Training Native American Students to Become Teachers
Claremont Graduate University (CGU) has announced the Claremont Native American (CNA) Fellowship, a $1 million grant made possible by a partnership between the university and the US Department of Education’s Office of Indian Education. The fellowship will pay full tuition expenses and a living stipend for Native American students who dream of becoming teachers and serving the children in their communities.
Recognizing the need for more educator training in Native American communities across the country, the fellowship helps students to earn a California preliminary K-12 teaching credential and a master’s degree in education in as little as 15 months.
“We know our public school systems have historically not served all populations equally well; inequities exist,” said DeLacy Ganley, director of the university’s Department of Teacher Education. “This fellowship allows us to prepare Native American teachers who have the skills needed to promote educational excellence in their communities—and make sure that these new teachers are not saddled with debt along the way.”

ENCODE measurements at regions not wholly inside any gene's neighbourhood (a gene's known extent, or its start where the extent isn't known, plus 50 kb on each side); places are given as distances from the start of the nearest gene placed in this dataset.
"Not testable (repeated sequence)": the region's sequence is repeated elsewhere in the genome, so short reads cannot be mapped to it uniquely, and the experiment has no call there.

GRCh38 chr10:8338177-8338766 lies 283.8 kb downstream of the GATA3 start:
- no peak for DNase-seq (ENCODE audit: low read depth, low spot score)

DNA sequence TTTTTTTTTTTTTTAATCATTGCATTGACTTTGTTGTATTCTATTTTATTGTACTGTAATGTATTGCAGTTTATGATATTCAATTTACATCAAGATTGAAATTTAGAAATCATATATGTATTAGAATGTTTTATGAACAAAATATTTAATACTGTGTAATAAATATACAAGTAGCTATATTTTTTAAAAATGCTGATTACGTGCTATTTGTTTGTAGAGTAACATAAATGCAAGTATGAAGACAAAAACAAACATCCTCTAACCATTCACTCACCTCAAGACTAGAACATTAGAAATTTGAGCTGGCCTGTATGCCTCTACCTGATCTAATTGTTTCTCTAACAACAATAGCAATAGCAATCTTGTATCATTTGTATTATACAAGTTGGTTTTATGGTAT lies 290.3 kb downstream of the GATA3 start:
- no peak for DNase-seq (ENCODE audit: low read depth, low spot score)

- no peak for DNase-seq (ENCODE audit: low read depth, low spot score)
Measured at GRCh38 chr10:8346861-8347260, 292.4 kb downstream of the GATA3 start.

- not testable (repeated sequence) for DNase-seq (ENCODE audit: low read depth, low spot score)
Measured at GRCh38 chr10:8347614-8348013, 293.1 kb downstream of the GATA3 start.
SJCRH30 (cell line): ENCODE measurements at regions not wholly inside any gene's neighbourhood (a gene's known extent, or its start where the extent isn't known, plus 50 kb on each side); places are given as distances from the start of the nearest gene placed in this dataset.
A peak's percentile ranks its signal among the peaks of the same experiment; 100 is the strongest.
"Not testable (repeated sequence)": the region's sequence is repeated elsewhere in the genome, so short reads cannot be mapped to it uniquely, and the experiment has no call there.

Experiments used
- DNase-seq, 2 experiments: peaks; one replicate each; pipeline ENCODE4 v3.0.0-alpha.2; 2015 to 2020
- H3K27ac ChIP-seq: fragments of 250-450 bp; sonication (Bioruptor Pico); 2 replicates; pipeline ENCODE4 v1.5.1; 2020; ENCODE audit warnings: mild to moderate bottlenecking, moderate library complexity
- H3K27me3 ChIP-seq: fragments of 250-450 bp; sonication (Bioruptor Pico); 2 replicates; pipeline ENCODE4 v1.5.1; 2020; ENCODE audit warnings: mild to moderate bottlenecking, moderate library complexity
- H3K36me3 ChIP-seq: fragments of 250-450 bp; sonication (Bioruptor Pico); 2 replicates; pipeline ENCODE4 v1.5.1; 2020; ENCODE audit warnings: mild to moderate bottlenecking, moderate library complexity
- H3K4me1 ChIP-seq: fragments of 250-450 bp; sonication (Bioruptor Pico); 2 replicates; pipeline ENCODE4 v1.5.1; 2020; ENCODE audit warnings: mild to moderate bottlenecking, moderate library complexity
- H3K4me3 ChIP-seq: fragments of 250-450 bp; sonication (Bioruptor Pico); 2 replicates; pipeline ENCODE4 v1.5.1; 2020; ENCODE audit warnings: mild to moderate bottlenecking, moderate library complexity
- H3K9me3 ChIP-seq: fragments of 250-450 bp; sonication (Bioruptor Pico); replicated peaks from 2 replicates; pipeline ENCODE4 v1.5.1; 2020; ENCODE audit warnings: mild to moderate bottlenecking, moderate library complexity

In exchange for tuition and living support, Ganley said, CNA Fellows must be employed for at least 15 months in a school serving Native American students. The school does not need to be located in California. If the CNA Fellow doesn’t meet this service agreement, the total amount of funds given becomes a loan that must be repaid to the Department of Education. As such, it is imperative that CNA Fellows are committed to the teaching profession.
Candidates are now being sought for this program. The first cohort of CNA Fellows will begin May 1. Candidates must complete the application process by March 1.
Information about eligibility and the application process can be found on the CNA Fellows webpage.